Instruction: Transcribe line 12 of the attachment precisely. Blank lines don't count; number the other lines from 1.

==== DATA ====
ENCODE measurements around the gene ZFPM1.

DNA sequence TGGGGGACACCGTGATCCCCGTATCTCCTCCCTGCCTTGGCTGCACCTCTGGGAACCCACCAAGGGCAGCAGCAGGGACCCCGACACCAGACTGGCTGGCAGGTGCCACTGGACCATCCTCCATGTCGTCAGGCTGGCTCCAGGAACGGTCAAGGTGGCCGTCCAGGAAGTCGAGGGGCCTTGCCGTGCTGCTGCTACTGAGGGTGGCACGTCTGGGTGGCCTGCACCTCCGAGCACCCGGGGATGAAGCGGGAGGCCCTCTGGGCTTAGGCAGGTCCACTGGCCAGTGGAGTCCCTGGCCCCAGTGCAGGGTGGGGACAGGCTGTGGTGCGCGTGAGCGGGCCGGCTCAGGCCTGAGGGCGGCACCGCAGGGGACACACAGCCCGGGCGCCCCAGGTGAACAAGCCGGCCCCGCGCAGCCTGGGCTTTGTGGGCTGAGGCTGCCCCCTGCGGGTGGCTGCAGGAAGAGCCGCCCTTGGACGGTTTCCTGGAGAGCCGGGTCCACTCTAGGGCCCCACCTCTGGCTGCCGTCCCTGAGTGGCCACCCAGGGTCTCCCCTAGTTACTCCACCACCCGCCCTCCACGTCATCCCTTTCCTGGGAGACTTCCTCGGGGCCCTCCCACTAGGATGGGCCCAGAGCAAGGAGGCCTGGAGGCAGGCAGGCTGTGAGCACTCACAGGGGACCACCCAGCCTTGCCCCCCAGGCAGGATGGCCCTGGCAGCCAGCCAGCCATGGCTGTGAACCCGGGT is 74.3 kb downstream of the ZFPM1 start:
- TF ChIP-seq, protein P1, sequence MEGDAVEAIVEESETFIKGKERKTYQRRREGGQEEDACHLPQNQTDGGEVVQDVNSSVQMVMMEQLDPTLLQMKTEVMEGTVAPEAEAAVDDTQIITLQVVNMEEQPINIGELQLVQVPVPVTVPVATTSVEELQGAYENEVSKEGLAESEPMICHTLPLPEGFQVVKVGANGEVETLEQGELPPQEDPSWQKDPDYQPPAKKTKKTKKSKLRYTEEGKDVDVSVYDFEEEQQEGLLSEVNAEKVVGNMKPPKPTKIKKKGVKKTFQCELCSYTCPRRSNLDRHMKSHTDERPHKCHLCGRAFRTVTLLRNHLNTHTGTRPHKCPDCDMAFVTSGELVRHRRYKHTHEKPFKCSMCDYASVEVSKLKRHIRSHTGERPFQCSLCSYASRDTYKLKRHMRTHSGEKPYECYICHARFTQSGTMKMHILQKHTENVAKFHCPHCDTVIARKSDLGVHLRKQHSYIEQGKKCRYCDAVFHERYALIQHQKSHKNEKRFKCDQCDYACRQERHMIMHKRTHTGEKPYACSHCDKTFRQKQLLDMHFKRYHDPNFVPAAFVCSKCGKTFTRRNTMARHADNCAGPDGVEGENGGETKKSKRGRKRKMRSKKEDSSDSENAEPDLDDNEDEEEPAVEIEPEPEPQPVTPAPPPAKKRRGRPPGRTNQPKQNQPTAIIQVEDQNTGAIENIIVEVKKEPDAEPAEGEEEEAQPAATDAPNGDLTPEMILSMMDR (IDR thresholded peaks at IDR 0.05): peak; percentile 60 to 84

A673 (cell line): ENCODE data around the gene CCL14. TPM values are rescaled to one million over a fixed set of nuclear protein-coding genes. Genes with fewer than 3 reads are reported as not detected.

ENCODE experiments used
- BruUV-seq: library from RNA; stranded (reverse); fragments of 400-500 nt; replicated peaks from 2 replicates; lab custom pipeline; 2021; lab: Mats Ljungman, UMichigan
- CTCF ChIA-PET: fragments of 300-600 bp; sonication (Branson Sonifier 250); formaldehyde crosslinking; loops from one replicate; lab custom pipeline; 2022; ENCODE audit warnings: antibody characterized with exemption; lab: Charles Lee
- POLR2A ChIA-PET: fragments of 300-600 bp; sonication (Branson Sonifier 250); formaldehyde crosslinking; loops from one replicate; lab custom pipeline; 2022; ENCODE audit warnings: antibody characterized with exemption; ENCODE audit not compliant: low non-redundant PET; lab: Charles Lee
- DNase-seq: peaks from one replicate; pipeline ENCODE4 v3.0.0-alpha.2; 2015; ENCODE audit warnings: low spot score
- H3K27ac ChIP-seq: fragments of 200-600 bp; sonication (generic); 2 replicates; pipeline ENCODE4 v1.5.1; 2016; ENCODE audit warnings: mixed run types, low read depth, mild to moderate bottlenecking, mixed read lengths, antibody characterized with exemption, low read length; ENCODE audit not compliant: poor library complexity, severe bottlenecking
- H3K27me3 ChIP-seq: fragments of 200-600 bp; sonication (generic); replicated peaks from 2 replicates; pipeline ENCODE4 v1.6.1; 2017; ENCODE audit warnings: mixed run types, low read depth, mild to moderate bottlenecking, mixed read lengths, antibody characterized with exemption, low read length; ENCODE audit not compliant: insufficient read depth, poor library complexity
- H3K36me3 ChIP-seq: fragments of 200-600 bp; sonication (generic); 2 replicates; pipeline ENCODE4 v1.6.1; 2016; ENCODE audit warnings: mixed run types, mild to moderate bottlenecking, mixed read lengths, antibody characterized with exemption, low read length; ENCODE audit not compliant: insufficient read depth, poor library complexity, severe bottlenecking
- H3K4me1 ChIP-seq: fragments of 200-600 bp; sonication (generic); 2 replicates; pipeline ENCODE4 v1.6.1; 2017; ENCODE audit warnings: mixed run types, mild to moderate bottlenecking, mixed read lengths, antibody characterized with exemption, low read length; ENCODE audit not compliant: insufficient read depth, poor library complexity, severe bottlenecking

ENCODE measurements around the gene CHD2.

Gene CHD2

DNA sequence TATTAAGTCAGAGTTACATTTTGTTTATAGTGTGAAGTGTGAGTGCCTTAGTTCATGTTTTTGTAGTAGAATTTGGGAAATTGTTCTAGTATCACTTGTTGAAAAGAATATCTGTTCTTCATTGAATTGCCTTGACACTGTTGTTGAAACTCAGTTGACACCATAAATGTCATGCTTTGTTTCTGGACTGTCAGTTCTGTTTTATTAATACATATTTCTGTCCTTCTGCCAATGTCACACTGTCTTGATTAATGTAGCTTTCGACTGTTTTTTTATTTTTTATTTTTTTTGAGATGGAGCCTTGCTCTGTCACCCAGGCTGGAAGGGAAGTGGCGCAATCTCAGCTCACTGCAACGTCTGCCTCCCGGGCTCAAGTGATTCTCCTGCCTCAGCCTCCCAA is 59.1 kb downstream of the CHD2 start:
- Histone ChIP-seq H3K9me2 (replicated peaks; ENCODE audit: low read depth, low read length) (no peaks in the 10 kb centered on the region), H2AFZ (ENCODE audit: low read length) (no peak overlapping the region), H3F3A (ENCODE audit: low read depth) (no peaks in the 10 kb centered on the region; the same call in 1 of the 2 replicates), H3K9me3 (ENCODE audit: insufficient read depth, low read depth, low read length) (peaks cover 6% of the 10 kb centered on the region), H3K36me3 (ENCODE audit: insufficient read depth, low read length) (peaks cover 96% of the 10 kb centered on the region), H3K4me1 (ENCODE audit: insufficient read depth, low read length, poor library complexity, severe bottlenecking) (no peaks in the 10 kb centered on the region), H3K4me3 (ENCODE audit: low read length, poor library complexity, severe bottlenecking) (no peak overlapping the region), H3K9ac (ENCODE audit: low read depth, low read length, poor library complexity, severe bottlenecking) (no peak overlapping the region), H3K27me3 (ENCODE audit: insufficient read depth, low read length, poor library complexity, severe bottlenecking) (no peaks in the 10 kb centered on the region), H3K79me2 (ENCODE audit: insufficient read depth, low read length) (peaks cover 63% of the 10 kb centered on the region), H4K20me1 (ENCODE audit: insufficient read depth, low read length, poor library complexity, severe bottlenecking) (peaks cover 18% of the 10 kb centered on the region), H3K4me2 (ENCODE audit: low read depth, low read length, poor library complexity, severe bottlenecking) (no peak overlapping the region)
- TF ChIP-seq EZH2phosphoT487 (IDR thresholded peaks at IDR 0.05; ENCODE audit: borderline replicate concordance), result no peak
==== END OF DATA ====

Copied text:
- H3K36me3 ChIP-seq: fragments of 200-600 bp; sonication (generic); 2 replicates; pipeline ENCODE4 v1.6.1; 2016; ENCODE audit warnings: mixed run types, mild to moderate bottlenecking, mixed read lengths, antibody characterized with exemption, low read length; ENCODE audit not compliant: insufficient read depth, poor library complexity, severe bottlenecking